We measure the molecular-to-atomic gas ratio, R mol, and the star formation rate (SFR) per unit molecular gas mass, SFEmol, in 38 nearby galaxies selected from the Virgo Environment Traced in CO (VERTICO) survey. We stack ALMA 12CO (J = 2−1) spectra coherently using H i velocities from the VIVA survey to detect faint CO emission out to galactocentric radii r gal ∼ 1.2 r 25. We determine the scale lengths for the molecular and stellar components, finding a ∼3:5 relation compared to ∼1:1 in field galaxies, indicating that the CO emission is more centrally concentrated than the stars. We compute R mol as a function of different physical quantities. While the spatially resolved R mol on average decreases with increasing radius, we find that the mean molecular-to-atomic gas ratio within the stellar effective radius R e , R mol(r < R e ), shows a systematic increase with the level of H i, truncation and/or asymmetry (HI perturbation). Analysis of the molecular- and the atomic-to-stellar mass ratios within R e , R ⋆ mol ( r < R e ) and R ⋆ atom ( r < R e ) , shows that VERTICO galaxies have increasingly lower R ⋆ atom ( r < R e ) for larger levels of HI perturbation (compared to field galaxies matched in stellar mass), but no significant change in R ⋆ m o l ( r < R e ) . We also measure a clear systematic decrease of the SFEmol within R e , SFEmol(r < Re ), with increasingly perturbed H i. Therefore, compared to field galaxies from the field, VERTICO galaxies are more compact in CO emission in relation to their stellar distribution, but increasingly perturbed atomic gas increases their R mol and decreases the efficiency with which their molecular gas forms stars.
|Publication status||Published - 2022 Dec 1|
Bibliographical noteFunding Information:
V.V. acknowledges support from the scholarship ANID-FULBRIGHT BIO 2016-56160020 and funding from NRAO Student Observing Support (SOS)—SOSPA7-014. A.D.B., S.V., and V.V. acknowledge partial support from the NSF grants AST2108140 and AST1615960. T.B. acknowledges support from the National Research Council of Canada via the Plaskett Fellowship of the Dominion Astrophysical Observatory. A.R.H.S. gratefully acknowledges funding through the Jim Buckee Fellowship at ICRAR-UWA. T.A.D. acknowledges support from the UK Science and Technology Facilities Council through grants ST/S00033X/1 and ST/W000830/1. B.L. acknowledges support from the Korea Astronomy and Space Science Institute grant funded by the Korea government (MSIT; project No. 2022-1-840-05). L.C.P. acknowledges support from the Natural Sciences and Engineering Research Council of Canada. A.C. acknowledges support from the NRF (grant Nos. 2022R1A2C100298211 and 2022R1A6A1A03053472) by the Korean government. L.C. acknowledges support from the Australian Research Council Discovery Project and Future Fellowship funding schemes (DP210100337, FT180100066).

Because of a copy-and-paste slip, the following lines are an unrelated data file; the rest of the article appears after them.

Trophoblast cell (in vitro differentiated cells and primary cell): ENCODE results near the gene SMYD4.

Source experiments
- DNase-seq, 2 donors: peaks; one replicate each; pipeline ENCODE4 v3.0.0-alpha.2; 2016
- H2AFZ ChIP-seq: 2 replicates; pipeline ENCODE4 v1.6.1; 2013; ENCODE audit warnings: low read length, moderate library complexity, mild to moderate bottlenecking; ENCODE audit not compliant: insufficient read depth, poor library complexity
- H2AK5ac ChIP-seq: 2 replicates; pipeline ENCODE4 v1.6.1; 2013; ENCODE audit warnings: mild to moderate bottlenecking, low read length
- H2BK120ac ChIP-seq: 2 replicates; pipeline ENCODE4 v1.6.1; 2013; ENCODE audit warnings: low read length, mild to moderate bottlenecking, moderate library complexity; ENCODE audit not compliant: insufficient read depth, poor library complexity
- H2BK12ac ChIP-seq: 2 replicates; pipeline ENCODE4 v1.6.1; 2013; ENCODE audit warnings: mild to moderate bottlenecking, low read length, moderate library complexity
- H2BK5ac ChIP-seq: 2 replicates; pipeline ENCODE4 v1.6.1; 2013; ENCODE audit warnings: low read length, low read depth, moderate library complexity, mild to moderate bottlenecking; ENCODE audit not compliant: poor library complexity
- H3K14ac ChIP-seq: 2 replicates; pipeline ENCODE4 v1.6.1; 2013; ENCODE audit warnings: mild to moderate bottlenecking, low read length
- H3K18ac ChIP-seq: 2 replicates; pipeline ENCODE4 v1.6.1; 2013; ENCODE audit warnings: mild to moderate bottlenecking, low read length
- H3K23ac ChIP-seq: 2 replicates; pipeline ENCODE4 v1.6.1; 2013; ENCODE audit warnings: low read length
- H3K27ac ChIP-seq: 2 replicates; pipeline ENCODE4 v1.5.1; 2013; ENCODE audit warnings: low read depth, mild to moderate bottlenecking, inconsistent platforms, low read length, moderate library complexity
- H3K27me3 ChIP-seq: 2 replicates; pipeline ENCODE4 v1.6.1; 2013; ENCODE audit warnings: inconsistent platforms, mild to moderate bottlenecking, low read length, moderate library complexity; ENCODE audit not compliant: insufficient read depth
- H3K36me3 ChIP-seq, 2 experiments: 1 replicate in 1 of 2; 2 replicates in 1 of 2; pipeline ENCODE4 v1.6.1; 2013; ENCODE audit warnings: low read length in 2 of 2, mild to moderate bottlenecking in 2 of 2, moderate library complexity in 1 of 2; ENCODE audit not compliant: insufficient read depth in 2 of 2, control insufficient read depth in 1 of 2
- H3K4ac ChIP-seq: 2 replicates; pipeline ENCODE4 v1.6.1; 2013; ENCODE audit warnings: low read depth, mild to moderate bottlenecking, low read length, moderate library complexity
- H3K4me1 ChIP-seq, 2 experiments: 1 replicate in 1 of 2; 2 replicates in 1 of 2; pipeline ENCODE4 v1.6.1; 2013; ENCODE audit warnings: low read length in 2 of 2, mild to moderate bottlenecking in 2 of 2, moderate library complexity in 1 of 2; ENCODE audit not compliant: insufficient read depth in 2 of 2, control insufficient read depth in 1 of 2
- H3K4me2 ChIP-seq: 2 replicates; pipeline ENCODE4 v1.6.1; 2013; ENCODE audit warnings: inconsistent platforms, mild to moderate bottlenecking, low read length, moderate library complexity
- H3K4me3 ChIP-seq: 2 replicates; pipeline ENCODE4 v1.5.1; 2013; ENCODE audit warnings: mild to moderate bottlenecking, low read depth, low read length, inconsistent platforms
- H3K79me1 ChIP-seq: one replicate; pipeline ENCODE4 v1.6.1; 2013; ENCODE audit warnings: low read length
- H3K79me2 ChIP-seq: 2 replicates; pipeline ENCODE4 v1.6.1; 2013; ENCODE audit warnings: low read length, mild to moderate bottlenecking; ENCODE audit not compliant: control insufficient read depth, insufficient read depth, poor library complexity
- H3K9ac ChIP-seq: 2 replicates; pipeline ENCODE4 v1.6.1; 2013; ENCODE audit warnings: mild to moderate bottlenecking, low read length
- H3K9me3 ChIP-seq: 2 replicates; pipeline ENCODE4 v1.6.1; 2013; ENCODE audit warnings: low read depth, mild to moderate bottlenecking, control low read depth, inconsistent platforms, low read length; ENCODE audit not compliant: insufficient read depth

ALMA is a partnership of ESO (representing its member states), NSF (USA) and NINS (Japan), together with NRC (Canada), MOST and ASIAA (Taiwan), and KASI (Republic of Korea), in cooperation with the Republic of Chile. The Joint ALMA Observatory is operated by ESO, AUI/NRAO and NAOJ. In addition, publications from NA authors must include the standard NRAO acknowledgment: The National Radio Astronomy Observatory is a facility of the National Science Foundation operated under cooperative agreement by Associated Universities, Inc. Part of this work was conducted on the unceded territory of the Lekwungen and Coast Salish peoples. We acknowledge and respect the Songhees, Esquimalt, WSÁNEĆ and T’Sou-ke Nations whose historical relationships with the land continue to this day. Support for CARMA construction was derived from the Gordon and Betty Moore Foundation; the Kenneth T. and Eileen L. Norris Foundation; the James S. McDonnell Foundation; the Associates of the California Institute of Technology; the University of Chicago; the states of California, Illinois, and Maryland; and the NSF. CARMA development and operations were supported by the NSF under a cooperative agreement and by the CARMA partner universities. This research is based on observations collected at the Centro Astronómico Hispano-Alemán (CAHA) at Calar Alto, operated jointly by the Max-Planck Institut für Astronomie (MPA) and the Instituto de Astrofisica de Andalucia (CSIC).
© 2022. The Author(s). Published by the American Astronomical Society.
All Science Journal Classification (ASJC) codes
- Astronomy and Astrophysics
- Space and Planetary Science